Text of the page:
The Struggle For Peace in the Middle East Continues. .
. The Golan region, whichlies between Israel and Syria, has been a place of much heated contention formany years. While the Middle East does seem in constant disarray, recent reportsare showing that Syrian people are not worried over the recent delays in peacetalks. Certain things are for sure though: Israel realizes it must return toSyria some of the Golan region, which it has controlled since the 1967occupation took place during the Six-Day War. Under recent United States’sponsorship, talks have only one month ago resumed and are still stalled for themoment, but it appears that both Israelis and Syrians are prospective that anagreement will be reached. It seems that the area’s inhabitants are movingfrom warring to negotiating.Order now
The Golan Heights could be described as a desolateyet scenic stretch of land. The state of Israel was officially established in1948 with a northeastern border enveloping the Sea of Galilee and shadowing thewestern edge of The Golan, a steep ridge belonging at the time to neighborSyria. The Golan Heights is about a 460 square mile area that is now occupied bysome 17,000 Israelis and nearly the same number of Syrian Druze who have nevergiven up their nationality. In 1995, Israel led many to believe that they wouldwithdraw from Golan in exchange for peace agreements and specific securityarrangements. The United States, realizing an opportunity to further stabilizethe situation in the Middle East in the interests of the world economy, haveceded a certain compromising attitude with Syria.
Contrary to past relations,Syria has hailed the U. S. efforts at the negotiation table, citing the U. S.
asbehaving less like a mediator and more like a partner with each of the disputingparties. I believe it shows that the U. S. recognizes the strife endured by theSyrians in the loss of this territory even though it happened over thirty yearsago. The Syrian government-controlled media has duly noted the recent Americanactions.
Syria has long awaited the chance to more directly enlist the U. S. government in resolving the issues. One Syrian media official commented, “Inour political view, this means the U. S. A.
is serious about reaffirming itscommitment to achieve a comprehensive and just peace. ” This is an example ofthe U. S. admitting its belief that Israel must give some to get some, even if itmeans giving something important back to once vehement enemies. Some of theissues at hand, on a more local level, include Syrian requirements for awithdrawal of Israel forces occupying southern Lebanon by July 7 of this year.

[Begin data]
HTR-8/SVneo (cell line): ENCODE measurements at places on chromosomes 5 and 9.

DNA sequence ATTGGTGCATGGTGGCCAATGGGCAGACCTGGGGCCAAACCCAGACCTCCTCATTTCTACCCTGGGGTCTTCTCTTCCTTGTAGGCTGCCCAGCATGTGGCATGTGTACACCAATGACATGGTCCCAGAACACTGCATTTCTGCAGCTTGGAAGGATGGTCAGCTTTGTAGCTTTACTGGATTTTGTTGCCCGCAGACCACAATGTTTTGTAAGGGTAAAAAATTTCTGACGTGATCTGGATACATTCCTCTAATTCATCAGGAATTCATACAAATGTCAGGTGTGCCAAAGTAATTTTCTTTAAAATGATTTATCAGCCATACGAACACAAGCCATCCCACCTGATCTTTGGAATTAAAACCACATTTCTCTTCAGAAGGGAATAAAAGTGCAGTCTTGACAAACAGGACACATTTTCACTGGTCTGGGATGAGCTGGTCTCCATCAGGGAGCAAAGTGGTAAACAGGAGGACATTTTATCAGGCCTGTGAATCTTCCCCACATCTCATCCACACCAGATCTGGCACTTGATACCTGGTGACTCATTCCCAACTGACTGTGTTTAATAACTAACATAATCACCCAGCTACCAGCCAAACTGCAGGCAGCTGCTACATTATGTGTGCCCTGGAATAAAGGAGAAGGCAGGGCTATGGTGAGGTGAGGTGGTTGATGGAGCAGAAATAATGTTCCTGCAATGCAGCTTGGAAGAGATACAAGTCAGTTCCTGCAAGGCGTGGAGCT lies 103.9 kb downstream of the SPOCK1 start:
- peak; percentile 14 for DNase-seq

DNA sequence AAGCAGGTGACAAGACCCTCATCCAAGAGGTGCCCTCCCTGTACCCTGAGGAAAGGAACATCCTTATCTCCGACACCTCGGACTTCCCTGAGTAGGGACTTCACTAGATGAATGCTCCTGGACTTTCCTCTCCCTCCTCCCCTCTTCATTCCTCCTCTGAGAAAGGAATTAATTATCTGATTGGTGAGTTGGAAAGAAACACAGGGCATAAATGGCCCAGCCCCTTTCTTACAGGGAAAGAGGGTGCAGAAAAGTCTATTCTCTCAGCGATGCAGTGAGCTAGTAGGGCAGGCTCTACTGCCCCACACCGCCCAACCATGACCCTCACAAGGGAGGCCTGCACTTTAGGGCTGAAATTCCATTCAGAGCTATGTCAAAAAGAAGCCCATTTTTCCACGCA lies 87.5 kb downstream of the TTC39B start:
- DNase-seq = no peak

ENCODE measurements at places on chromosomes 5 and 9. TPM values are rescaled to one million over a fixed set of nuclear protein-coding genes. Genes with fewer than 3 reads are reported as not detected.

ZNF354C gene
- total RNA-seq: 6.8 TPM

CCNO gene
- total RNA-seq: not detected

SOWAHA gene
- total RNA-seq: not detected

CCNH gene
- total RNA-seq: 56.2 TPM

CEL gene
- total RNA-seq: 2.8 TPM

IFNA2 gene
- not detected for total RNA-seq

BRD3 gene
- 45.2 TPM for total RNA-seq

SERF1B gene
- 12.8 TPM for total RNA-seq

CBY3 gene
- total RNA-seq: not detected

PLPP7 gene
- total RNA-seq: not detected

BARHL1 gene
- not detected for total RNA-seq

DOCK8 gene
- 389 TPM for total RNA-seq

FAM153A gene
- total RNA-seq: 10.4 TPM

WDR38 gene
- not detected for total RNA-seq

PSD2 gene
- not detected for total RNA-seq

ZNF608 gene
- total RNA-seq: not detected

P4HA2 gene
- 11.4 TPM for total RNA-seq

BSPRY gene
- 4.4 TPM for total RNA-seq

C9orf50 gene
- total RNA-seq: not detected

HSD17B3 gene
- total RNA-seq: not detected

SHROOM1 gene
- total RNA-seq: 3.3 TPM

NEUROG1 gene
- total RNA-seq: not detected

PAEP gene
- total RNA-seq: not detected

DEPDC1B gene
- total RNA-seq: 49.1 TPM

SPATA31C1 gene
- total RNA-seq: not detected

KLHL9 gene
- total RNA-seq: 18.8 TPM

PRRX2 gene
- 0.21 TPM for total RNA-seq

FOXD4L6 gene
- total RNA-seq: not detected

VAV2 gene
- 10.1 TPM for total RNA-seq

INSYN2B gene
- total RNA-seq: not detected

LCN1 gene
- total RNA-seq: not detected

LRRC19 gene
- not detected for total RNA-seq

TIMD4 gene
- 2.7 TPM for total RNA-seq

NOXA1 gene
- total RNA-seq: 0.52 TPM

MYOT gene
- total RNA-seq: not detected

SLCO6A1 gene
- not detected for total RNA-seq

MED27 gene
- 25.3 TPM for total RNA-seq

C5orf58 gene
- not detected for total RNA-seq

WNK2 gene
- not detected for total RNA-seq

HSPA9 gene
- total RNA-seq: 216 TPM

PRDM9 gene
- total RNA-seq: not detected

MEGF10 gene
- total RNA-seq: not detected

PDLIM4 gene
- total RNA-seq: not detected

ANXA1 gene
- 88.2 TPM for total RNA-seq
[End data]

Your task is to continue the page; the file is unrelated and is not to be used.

Syria itself has 35,000 troops stationed in Lebanon. If forced to withdraw fromLebanon and the Golan region, Israel demands that Syrian support for themilitant Shiite Muslim group Hezbollah cease immediately. Northern Israel hasbeen subject to a multitude of attacks by Lebanese Hezbollah, including bombingsand rocket attacks. In addition to more peaceful relations, Israel is expectinga more diplomatic relation with Syria in an attempt to avoid a ?cold peace’situation. Finally, there is the issue of the Sea of Galilee and who will retaincontrol over the major water supply in the region. Many countries suffer fromcyclical water shortages and Israel wants a guarantee that no interference withthe sea and the Jordan River system will occur once withdrawn from the GolanHeights.
With so much at stake, proper security will be required to oversee thephased withdrawal. Recently, Israel opted for a proposed early-warning radarsystem to be built in the Golan, and Syria has agreed to this so long asAmerican civilians man the site. Trade agreements are also at stake between thedisputing countries, as well as border control and movement across the restatedborder. This ever-evolving situation is a perfect example of how a relativelytiny stretch of land can affect the global peace process. To the people directlyinvolved, who live in the area, it’s all a matter of what government loyaltiesgo to, and pursuit of a way of life. Peace in this region though, could be astepping-stone toward ending a seemingly eternal struggle between the Arab andJewish populations occupying the region.